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University students’ adherence to mask wear and handling protocols during the COVID-19 pandemic

  • Author(s) / Creator(s)
  • Background/Aim In Alberta, mask wear in public continues to be mandatory to limit the spread of COVID-19. Public health guidelines on correct wear and handling of masks is established to ensure effectivity. However, with COVID-19 incidence increasing in adults in their 20s and 30s, questions are raised on whether young adults follow these mitigation strategies. The aim was to investigate university students’ adherence to mask wear and handling protocols.
    Methods University of Alberta students (N=454) completed an online survey about mask handling. It evaluated socio-demographic, psychological factors and face mask perception (FMP) related to proper mask wear, avoidance of touching and hand hygiene. A 3-step hierarchical linear regression was used, with socio-demographics measured at step 1, psychological factors at step 2, and FMP at step 3.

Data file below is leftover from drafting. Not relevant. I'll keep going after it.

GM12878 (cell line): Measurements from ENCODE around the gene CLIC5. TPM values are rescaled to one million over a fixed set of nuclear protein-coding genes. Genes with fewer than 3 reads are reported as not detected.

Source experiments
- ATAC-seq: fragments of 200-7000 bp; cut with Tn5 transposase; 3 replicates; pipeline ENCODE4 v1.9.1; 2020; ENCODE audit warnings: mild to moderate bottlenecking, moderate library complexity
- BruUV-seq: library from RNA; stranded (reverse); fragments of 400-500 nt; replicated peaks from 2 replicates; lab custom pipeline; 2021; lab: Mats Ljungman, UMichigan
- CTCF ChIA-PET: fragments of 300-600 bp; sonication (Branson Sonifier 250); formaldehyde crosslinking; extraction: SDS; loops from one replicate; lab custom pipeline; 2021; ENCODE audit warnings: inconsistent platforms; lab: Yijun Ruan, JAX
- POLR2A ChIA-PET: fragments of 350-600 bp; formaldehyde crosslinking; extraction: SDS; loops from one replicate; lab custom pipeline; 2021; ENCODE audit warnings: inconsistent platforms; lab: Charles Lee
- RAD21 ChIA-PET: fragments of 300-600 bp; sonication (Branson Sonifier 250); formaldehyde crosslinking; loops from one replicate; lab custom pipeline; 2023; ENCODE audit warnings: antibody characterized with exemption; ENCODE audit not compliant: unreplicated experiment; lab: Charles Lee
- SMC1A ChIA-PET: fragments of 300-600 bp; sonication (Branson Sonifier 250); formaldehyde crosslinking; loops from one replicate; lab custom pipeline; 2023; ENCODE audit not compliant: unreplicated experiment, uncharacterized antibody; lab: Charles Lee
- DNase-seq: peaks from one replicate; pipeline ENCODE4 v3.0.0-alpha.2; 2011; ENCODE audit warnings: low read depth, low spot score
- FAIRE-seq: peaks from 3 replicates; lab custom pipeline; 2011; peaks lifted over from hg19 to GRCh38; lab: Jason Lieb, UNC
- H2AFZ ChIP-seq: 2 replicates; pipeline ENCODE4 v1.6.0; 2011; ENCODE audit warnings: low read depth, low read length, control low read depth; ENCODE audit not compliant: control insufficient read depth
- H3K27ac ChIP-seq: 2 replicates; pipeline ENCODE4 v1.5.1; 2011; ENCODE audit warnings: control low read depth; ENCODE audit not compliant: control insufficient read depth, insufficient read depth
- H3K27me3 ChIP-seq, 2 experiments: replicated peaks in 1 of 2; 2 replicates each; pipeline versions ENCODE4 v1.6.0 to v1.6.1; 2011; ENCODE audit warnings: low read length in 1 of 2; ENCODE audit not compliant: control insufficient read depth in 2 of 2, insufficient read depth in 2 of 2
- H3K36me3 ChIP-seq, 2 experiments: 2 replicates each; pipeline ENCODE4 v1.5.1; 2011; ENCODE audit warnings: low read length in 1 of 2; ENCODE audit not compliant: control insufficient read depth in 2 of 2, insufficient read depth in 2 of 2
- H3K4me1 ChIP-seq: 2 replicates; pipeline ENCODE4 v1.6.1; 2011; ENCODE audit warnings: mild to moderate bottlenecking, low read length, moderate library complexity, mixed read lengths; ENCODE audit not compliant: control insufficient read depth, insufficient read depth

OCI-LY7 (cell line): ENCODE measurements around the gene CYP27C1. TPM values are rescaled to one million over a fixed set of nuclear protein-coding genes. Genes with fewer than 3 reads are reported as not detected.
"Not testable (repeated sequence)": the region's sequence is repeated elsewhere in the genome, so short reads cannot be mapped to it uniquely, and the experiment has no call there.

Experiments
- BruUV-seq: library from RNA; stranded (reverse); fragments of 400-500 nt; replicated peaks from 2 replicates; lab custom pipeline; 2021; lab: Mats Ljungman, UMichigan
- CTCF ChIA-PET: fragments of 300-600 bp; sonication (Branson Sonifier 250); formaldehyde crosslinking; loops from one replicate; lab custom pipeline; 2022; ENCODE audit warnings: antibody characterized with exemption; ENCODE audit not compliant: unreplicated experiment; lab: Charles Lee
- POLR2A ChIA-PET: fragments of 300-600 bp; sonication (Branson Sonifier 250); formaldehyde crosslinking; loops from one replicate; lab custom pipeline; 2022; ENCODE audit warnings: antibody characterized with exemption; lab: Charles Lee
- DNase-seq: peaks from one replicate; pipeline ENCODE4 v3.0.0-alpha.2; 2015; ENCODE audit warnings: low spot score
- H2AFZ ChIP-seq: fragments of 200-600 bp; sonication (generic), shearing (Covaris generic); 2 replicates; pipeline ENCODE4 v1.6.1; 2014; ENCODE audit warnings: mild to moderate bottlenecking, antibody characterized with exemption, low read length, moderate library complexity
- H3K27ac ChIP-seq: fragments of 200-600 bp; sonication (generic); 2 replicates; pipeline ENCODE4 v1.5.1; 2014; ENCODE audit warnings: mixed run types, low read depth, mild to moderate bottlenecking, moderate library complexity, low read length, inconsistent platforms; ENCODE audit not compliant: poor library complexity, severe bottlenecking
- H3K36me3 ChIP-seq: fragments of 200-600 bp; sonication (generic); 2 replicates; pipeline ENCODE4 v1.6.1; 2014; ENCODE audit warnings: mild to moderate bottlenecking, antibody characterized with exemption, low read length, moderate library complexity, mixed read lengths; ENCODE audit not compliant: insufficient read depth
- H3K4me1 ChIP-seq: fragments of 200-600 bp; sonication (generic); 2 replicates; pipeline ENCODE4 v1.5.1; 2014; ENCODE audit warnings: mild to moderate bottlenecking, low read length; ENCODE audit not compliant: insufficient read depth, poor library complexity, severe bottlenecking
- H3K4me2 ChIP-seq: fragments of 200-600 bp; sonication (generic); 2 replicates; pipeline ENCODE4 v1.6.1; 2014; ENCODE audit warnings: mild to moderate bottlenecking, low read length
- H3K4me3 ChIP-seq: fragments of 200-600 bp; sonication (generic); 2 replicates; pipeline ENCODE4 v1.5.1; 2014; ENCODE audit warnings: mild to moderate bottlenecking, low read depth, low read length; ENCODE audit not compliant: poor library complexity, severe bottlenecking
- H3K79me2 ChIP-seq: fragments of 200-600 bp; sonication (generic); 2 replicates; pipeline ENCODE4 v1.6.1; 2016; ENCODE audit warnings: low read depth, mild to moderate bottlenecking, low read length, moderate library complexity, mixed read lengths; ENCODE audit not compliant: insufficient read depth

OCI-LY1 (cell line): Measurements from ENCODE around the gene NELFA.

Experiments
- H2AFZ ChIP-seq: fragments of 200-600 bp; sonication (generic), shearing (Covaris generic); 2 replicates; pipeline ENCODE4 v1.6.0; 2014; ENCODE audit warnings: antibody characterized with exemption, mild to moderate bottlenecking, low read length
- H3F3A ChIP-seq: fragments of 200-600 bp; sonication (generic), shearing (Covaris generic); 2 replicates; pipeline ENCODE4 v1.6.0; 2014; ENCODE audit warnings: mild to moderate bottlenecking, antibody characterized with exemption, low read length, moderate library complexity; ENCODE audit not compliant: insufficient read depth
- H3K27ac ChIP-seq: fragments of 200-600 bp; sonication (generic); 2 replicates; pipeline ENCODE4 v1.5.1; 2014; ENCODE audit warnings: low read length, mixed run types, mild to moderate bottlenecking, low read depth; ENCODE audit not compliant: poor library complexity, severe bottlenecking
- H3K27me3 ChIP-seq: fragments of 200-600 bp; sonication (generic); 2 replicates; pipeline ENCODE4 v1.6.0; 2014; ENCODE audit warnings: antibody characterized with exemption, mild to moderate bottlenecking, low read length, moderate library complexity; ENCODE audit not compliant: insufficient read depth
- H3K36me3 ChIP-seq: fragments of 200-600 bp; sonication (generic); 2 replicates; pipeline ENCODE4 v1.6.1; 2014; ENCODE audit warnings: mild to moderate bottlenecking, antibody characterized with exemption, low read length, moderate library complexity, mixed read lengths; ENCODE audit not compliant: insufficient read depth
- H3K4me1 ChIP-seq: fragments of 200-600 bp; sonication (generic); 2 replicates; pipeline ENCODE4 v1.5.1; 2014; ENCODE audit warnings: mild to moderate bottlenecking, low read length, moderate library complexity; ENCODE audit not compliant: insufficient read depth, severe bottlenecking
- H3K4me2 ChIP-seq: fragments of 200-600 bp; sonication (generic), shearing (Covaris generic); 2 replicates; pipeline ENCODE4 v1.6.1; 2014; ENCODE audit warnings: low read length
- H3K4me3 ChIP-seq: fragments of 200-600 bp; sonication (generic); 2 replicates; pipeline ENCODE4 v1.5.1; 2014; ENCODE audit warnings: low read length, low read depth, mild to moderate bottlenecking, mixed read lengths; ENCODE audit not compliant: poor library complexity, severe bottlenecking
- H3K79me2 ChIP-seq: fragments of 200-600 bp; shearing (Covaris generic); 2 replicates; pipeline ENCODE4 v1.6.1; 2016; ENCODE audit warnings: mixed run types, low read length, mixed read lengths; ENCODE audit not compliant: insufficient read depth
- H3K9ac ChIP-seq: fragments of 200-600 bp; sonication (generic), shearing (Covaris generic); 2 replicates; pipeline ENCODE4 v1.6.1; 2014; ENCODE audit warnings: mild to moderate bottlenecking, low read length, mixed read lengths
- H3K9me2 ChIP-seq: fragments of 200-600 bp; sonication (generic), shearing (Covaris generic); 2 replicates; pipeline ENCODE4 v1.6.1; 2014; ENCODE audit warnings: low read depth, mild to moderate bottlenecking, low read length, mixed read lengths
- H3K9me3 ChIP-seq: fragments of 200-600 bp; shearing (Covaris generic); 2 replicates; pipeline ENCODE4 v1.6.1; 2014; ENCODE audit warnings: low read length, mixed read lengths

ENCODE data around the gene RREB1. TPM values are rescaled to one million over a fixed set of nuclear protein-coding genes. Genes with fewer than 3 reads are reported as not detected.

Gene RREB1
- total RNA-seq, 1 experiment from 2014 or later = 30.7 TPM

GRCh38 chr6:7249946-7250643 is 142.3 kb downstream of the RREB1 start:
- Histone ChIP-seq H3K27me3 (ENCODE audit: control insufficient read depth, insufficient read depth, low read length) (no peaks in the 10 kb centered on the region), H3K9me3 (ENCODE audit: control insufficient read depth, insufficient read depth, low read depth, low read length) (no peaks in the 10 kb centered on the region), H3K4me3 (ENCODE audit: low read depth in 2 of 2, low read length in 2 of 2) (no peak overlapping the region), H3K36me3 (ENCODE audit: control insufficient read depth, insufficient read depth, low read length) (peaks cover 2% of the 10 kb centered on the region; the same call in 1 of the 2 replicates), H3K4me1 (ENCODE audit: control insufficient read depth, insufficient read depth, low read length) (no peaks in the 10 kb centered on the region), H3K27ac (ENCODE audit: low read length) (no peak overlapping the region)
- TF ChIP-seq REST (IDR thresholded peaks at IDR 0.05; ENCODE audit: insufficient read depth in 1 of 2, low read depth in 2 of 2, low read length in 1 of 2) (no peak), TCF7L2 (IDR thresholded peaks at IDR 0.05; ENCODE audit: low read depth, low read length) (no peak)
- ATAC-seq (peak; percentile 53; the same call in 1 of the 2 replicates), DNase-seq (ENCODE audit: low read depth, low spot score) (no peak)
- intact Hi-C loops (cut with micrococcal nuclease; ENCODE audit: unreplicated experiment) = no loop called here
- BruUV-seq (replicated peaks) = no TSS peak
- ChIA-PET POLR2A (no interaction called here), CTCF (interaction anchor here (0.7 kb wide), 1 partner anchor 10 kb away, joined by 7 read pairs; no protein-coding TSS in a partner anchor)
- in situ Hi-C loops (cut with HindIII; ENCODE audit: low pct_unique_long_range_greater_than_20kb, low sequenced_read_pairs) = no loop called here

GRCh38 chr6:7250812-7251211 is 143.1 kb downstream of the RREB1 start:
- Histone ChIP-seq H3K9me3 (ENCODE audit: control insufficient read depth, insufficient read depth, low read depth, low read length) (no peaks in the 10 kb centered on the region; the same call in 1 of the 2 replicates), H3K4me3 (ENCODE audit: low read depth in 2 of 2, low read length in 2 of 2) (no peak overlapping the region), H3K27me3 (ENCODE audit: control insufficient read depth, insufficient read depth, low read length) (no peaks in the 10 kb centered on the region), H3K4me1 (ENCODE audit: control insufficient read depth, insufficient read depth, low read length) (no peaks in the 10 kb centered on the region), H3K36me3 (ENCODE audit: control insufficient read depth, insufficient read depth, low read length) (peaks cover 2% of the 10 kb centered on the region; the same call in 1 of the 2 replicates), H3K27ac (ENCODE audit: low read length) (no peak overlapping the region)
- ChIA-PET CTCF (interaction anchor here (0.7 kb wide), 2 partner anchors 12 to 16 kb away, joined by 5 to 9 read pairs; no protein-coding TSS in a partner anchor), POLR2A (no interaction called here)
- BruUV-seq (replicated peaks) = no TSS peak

Results For mask wear, positive FMP explained 21% of variance. Positive FMP of efficacy (p<.001) and inconvenience (p<.001) associated with better mask wear. Positive FMP also explained 13% of variance in mask touch. For mask hand hygiene, 20% of variance was affected by psychological factors. Fear of COVID-19 (p<.001), not willing to take risks (p<.05) and altruism (p<.001) associated with better hand hygiene. Fear of COVID-19 had minimal impact on correct mask wearing protocols but influenced both mask touch and hand hygiene.
    Conclusions Many mask protocols are hidden practices. Factors associated with fear of COVID-19 or altruism are likely to predict private practices of mask handling, but less so the public displays of mask wearing. These findings can aid in finding strategies that may influence university students’ behaviours to improve mask wear and handling protocols.

  • Date created
    2021-06-01
  • Subjects / Keywords
  • Type of Item
    Article (Draft / Submitted)
  • DOI
    https://doi.org/10.7939/r3-at92-ef15
  • License
    Public Domain Mark 1.0